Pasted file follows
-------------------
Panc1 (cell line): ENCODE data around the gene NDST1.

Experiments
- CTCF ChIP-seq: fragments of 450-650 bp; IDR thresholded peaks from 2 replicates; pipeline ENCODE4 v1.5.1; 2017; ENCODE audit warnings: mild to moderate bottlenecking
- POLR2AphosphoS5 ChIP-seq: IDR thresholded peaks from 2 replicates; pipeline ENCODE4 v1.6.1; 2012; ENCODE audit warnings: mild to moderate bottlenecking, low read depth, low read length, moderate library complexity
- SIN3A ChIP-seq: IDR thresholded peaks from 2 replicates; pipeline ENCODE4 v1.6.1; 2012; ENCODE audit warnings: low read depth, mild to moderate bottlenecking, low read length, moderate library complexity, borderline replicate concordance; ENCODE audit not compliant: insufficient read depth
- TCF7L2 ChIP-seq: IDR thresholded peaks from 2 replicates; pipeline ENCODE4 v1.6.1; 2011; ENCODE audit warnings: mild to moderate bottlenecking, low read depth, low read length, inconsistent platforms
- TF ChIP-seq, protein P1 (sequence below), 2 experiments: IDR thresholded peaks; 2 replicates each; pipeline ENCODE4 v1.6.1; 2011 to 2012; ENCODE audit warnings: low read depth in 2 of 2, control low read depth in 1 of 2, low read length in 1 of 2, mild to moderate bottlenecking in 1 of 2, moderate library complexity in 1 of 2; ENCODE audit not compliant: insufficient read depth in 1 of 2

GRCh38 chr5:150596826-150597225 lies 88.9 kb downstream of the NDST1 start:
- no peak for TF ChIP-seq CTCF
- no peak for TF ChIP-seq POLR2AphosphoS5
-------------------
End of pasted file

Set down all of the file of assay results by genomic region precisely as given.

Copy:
Panc1 (cell line): ENCODE data around the gene NDST1.

Experiments
- CTCF ChIP-seq: fragments of 450-650 bp; IDR thresholded peaks from 2 replicates; pipeline ENCODE4 v1.5.1; 2017; ENCODE audit warnings: mild to moderate bottlenecking
- POLR2AphosphoS5 ChIP-seq: IDR thresholded peaks from 2 replicates; pipeline ENCODE4 v1.6.1; 2012; ENCODE audit warnings: mild to moderate bottlenecking, low read depth, low read length, moderate library complexity
- SIN3A ChIP-seq: IDR thresholded peaks from 2 replicates; pipeline ENCODE4 v1.6.1; 2012; ENCODE audit warnings: low read depth, mild to moderate bottlenecking, low read length, moderate library complexity, borderline replicate concordance; ENCODE audit not compliant: insufficient read depth
- TCF7L2 ChIP-seq: IDR thresholded peaks from 2 replicates; pipeline ENCODE4 v1.6.1; 2011; ENCODE audit warnings: mild to moderate bottlenecking, low read depth, low read length, inconsistent platforms
- TF ChIP-seq, protein P1 (sequence below), 2 experiments: IDR thresholded peaks; 2 replicates each; pipeline ENCODE4 v1.6.1; 2011 to 2012; ENCODE audit warnings: low read depth in 2 of 2, control low read depth in 1 of 2, low read length in 1 of 2, mild to moderate bottlenecking in 1 of 2, moderate library complexity in 1 of 2; ENCODE audit not compliant: insufficient read depth in 1 of 2

GRCh38 chr5:150596826-150597225 lies 88.9 kb downstream of the NDST1 start:
- no peak for TF ChIP-seq CTCF
- no peak for TF ChIP-seq POLR2AphosphoS5